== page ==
"And PolitiFact which is by the way is a totally left-wing group. They are bad news as far as checking. You can tell something 100 percent and they can make it out to a lie if you're a certain person. So PolitiFact didn't like the idea that I said dancing on rooftops, dancing in the streets." I'm not citing him to try to prove my point, only saying that my insights are not original; I assume it's obvious to many people that they are biased and not reporting facts.

Friday, May 06, 2016

In the usa, there are limits on contributions to candidates.
In the UK, you can give all you want, but the candidate doesn't get to spend it.

note to self, read amicus briefs in frank v walker

Thursday, May 05, 2016

Justice Brennan's papers become public next year. I'm not sure when next year.
We don't know yet what will happen with Justice Scalia's papers.

Hava grievance form. So i'll need to download that and get it notarized.

Tuesday, May 03, 2016

live from union station ballroom indianapolis, Ted Cruz just told me he's dropping out of the race for president. i'll put up the audio tomorrow.

the audio isn't very good, so i'm not going to post this after all. but i was there.

Practical advice from Josh Douglas about using checklists to reduce poll worker error.
I'll need to find that TED talk on using checklists to reduce deaths in hospitals.

Videos showing how voter ID doesn't work in Indiana.
update: ok here are the 6 videos as one playlist. i think this should work.
there's some dead air in a few of them, maybe i'll get a tighter edit later.

Today I went to vote at the firehouse down the street. As I have been doing since 2006, I declined to show ID.
I was not offered a provisional ballot, just told I couldn't vote. This is how it usually goes, although results vary.
I went to the voting warehouse office and discussed things with Jenny at the front desk.
She told me that I should go back and try again, and give them a call so they could explain things.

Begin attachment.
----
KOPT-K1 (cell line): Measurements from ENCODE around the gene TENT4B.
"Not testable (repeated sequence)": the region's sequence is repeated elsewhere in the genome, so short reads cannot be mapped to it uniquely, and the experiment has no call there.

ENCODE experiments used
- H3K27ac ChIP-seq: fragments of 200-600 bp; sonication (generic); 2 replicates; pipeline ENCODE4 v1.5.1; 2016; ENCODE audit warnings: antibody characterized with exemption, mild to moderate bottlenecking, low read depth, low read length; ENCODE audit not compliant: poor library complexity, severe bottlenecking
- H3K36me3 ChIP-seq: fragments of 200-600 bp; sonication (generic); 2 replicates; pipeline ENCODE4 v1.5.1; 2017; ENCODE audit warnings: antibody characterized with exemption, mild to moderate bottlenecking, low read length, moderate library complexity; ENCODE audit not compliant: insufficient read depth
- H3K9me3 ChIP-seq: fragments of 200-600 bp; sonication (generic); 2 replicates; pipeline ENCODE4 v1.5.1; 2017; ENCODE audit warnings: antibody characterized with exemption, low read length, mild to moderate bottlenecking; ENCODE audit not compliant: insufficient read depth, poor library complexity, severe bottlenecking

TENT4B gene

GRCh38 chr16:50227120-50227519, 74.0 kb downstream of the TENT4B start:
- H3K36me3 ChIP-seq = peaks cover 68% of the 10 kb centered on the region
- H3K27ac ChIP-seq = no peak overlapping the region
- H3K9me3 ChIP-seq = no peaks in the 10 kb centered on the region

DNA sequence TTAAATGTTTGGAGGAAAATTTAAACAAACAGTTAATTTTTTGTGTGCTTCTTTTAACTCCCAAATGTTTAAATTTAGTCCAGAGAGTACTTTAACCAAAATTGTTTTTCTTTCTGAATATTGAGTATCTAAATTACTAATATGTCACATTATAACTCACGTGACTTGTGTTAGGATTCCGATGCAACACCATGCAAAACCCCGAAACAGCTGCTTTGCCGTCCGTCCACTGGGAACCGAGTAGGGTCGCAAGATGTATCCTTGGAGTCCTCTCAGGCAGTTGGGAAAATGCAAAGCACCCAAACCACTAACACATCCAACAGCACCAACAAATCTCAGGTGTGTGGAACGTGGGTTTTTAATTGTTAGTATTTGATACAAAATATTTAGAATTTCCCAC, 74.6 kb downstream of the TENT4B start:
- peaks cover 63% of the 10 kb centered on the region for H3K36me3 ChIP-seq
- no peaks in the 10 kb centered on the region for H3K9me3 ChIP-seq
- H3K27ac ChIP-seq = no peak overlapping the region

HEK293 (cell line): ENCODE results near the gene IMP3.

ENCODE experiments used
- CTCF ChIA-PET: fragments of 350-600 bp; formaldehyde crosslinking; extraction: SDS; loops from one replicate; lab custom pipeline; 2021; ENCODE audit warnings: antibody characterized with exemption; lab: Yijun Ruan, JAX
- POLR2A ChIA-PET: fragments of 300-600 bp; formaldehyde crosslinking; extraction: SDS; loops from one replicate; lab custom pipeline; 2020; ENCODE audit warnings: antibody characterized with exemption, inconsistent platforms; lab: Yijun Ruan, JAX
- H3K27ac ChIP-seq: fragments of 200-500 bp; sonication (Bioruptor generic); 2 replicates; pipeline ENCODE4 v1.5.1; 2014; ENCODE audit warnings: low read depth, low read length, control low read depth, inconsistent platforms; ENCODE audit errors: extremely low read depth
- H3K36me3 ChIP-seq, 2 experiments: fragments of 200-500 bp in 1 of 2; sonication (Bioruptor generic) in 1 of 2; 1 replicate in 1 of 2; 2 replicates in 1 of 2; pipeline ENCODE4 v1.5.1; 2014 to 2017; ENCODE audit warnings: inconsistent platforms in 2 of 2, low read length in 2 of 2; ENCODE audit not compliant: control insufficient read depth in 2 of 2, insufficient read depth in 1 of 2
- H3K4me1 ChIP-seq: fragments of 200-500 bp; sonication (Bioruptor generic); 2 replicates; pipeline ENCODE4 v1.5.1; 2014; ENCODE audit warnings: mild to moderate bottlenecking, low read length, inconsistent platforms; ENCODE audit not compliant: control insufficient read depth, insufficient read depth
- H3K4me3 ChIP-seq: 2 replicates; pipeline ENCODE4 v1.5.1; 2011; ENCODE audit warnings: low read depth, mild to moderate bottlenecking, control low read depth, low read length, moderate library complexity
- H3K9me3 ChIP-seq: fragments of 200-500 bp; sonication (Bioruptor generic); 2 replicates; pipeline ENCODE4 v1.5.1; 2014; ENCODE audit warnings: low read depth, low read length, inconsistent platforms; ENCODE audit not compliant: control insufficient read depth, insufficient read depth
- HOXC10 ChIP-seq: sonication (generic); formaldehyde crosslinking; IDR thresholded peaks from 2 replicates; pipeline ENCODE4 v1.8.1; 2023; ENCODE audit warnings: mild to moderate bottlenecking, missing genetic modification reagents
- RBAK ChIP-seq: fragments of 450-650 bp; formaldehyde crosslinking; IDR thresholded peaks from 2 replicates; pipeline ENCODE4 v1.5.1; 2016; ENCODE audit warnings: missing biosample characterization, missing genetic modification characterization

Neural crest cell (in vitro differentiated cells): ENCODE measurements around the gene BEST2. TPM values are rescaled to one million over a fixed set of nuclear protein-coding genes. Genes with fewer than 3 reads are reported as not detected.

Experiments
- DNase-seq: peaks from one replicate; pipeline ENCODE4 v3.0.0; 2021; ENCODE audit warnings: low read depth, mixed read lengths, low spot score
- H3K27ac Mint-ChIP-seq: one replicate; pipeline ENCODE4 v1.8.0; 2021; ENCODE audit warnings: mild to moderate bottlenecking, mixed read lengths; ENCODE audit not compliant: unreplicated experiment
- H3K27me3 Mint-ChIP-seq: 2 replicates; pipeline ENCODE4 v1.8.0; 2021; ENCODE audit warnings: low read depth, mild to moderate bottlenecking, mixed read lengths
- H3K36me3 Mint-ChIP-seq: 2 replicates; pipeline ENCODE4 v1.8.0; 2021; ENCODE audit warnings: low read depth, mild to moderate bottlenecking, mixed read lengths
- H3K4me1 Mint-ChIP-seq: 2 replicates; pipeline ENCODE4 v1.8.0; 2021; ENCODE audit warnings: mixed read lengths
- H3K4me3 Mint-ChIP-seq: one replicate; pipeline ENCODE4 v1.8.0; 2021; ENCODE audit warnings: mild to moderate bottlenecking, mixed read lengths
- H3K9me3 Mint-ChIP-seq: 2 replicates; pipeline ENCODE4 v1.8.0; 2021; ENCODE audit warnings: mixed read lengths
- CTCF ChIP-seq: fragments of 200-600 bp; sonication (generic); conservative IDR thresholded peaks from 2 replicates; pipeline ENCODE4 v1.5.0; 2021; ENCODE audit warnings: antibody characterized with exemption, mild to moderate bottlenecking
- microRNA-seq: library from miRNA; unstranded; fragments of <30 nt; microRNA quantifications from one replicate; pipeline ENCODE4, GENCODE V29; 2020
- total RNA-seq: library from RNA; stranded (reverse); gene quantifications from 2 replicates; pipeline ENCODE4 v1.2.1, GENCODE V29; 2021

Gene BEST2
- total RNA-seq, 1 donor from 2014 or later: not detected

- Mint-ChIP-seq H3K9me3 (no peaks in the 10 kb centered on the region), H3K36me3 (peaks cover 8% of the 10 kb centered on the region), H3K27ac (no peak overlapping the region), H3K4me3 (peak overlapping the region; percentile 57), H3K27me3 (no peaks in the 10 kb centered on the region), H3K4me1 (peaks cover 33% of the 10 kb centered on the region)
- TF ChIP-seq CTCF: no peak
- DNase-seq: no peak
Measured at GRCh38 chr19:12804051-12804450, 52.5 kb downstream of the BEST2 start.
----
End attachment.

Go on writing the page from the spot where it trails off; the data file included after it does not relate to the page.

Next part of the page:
So I go back and call, but the precinct boss refused to talk to the election board lawyer who was on my phone, and instead ordered me to leave the building, so I left.  I did get a call about 4:45 that they had got it straightened out and I should go back a third time, but by then I was miles away and it was not practical to get there by 6 pm.

I would be interested in people's opinions. Do I have standing? Do I have a case on the merits?
It may be complicated by some preclusion issues, because this is not my first time at the rodeo, but the facts seem like they may be different enough. This is the first time I got it all on video.
In a previous case, the election official gave perjured testimony that I had stopped in but left so quickly she couldn't offer me a provisional ballot, which is not at all what happened.

I am very self-conscious about my appearance, but I am willing to put up these videos because they tell a story that I think is important, how voter ID actually works, which is different from how it is supposed to work.
It might, or might not, provide the kind of as-applied challenge I've been looking for.

update: linked at hasen. http://electionlawblog.org/?p=82566

Monday, May 02, 2016

legislative history of voter ID:
Discrimination! Why that is exactly what we propose. To remove every negro voter who can be gotten rid of, legally, without materially impairing the numerical strength of the white electorate.”

Friday, April 29, 2016